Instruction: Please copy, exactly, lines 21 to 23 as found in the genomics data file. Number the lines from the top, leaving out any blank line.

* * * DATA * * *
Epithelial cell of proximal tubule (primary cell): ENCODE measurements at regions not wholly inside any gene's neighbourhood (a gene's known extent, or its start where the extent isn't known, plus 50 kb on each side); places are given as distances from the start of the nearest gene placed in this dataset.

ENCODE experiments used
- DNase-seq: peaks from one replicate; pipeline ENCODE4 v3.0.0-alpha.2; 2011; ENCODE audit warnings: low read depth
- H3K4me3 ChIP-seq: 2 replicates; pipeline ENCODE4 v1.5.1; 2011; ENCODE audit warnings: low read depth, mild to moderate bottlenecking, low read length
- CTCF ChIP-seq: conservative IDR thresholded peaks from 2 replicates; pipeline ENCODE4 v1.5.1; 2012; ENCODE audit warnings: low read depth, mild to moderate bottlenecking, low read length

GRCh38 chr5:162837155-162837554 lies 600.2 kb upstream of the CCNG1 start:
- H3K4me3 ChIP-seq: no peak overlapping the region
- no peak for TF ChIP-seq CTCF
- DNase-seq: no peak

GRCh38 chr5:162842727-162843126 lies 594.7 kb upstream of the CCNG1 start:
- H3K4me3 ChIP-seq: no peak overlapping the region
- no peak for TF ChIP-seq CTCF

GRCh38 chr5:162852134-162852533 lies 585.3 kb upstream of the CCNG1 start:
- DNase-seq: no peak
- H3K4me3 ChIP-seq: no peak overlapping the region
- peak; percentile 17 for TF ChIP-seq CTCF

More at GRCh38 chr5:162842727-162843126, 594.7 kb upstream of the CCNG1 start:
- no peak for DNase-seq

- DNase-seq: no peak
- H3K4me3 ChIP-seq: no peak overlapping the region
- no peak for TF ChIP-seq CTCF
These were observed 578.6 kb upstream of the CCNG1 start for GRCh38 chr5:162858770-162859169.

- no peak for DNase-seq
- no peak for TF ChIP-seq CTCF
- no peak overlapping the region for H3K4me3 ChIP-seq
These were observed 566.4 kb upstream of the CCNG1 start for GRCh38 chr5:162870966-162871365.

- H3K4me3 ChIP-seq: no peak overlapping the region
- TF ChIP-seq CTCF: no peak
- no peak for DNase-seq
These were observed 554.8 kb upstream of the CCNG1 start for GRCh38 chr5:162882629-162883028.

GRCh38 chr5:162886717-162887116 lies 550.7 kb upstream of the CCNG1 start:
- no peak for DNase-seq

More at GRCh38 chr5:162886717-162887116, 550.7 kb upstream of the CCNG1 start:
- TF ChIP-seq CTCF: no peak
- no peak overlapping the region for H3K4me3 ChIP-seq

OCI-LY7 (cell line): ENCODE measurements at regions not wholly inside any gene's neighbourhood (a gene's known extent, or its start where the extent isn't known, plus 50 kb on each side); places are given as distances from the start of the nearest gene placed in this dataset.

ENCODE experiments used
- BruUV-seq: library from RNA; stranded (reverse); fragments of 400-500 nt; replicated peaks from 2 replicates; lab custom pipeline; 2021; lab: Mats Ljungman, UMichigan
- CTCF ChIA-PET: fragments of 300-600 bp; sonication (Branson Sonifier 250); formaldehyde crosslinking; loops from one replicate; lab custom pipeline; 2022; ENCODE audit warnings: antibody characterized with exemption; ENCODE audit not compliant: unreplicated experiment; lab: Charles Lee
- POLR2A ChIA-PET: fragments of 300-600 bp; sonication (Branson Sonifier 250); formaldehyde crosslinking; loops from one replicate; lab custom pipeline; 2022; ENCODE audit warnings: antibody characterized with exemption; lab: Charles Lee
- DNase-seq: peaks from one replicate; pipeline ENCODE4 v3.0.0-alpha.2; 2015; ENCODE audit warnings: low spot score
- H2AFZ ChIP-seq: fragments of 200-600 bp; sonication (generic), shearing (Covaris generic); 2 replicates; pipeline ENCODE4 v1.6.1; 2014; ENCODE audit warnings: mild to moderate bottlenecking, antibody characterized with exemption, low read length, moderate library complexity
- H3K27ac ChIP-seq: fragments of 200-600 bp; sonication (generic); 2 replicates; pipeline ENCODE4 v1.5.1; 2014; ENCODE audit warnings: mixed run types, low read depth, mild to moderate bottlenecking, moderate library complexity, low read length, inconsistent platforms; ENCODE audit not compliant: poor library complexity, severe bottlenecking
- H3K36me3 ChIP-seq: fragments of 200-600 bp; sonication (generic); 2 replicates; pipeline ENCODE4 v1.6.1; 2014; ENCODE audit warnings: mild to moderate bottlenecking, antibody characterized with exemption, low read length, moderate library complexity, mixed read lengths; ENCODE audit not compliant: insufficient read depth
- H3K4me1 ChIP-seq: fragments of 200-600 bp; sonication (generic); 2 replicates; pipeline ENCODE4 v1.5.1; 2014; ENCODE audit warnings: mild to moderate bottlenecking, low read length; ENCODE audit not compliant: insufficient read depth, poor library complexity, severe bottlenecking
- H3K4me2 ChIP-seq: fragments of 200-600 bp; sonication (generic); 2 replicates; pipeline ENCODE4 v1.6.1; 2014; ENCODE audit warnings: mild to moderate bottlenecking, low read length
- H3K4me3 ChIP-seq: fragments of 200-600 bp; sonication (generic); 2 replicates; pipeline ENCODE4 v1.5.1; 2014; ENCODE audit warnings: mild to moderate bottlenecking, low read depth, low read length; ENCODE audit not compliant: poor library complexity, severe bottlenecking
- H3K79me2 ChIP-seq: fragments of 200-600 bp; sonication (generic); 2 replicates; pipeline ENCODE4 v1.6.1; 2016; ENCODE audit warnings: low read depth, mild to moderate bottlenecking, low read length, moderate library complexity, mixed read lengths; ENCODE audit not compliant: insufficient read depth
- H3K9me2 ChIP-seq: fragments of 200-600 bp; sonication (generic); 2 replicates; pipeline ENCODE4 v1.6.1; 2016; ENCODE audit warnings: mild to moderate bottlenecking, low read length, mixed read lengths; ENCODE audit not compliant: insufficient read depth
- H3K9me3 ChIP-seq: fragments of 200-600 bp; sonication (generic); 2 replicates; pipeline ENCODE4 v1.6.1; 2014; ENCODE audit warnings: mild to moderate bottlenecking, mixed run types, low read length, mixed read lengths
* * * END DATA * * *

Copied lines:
- no peak for TF ChIP-seq CTCF
These were observed 578.6 kb upstream of the CCNG1 start for GRCh38 chr5:162858770-162859169.

- no peak for DNase-seq